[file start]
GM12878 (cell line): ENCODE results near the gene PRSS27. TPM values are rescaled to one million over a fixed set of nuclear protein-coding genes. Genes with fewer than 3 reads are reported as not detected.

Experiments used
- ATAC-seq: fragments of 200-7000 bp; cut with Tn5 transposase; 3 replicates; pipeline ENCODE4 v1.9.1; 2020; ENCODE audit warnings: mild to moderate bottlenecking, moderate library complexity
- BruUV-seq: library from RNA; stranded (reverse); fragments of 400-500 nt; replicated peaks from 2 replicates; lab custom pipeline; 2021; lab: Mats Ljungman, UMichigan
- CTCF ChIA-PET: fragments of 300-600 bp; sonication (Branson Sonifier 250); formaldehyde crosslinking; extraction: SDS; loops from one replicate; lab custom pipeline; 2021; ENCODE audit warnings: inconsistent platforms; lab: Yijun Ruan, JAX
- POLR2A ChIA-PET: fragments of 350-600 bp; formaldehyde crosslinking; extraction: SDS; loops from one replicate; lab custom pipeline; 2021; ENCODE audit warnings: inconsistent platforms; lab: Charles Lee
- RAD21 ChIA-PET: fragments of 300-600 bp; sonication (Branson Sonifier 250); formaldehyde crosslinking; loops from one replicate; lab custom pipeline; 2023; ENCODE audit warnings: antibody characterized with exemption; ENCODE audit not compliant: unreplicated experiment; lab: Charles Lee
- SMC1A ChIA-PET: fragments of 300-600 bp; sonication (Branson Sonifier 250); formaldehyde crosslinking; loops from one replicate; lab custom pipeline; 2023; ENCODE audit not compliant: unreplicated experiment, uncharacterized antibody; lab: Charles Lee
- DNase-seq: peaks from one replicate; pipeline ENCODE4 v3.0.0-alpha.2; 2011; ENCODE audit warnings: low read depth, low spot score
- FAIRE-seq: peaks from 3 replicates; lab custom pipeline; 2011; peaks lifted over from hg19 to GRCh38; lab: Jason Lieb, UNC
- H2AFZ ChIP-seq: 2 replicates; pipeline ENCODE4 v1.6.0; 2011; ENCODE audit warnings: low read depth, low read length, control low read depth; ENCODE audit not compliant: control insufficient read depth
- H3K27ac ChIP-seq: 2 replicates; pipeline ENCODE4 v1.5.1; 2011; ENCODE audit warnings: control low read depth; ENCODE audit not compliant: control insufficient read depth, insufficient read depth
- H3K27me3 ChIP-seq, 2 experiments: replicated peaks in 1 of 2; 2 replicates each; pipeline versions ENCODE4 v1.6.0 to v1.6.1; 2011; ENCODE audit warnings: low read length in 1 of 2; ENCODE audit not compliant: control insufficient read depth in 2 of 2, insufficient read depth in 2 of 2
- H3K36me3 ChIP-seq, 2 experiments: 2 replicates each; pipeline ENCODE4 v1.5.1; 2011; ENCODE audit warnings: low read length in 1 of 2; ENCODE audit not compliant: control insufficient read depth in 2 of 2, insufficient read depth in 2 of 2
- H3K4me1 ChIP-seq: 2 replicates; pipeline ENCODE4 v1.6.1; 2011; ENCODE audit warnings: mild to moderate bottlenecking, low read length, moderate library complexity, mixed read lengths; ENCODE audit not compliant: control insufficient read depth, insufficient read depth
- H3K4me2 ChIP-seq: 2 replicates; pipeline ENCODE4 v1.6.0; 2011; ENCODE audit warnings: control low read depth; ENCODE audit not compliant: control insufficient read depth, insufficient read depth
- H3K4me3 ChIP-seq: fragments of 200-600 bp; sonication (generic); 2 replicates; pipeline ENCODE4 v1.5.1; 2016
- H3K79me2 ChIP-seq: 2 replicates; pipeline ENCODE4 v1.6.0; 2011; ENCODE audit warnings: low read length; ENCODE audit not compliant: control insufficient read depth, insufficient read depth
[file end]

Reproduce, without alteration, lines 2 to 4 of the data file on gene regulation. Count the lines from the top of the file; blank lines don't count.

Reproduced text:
Experiments used
- ATAC-seq: fragments of 200-7000 bp; cut with Tn5 transposase; 3 replicates; pipeline ENCODE4 v1.9.1; 2020; ENCODE audit warnings: mild to moderate bottlenecking, moderate library complexity
- BruUV-seq: library from RNA; stranded (reverse); fragments of 400-500 nt; replicated peaks from 2 replicates; lab custom pipeline; 2021; lab: Mats Ljungman, UMichigan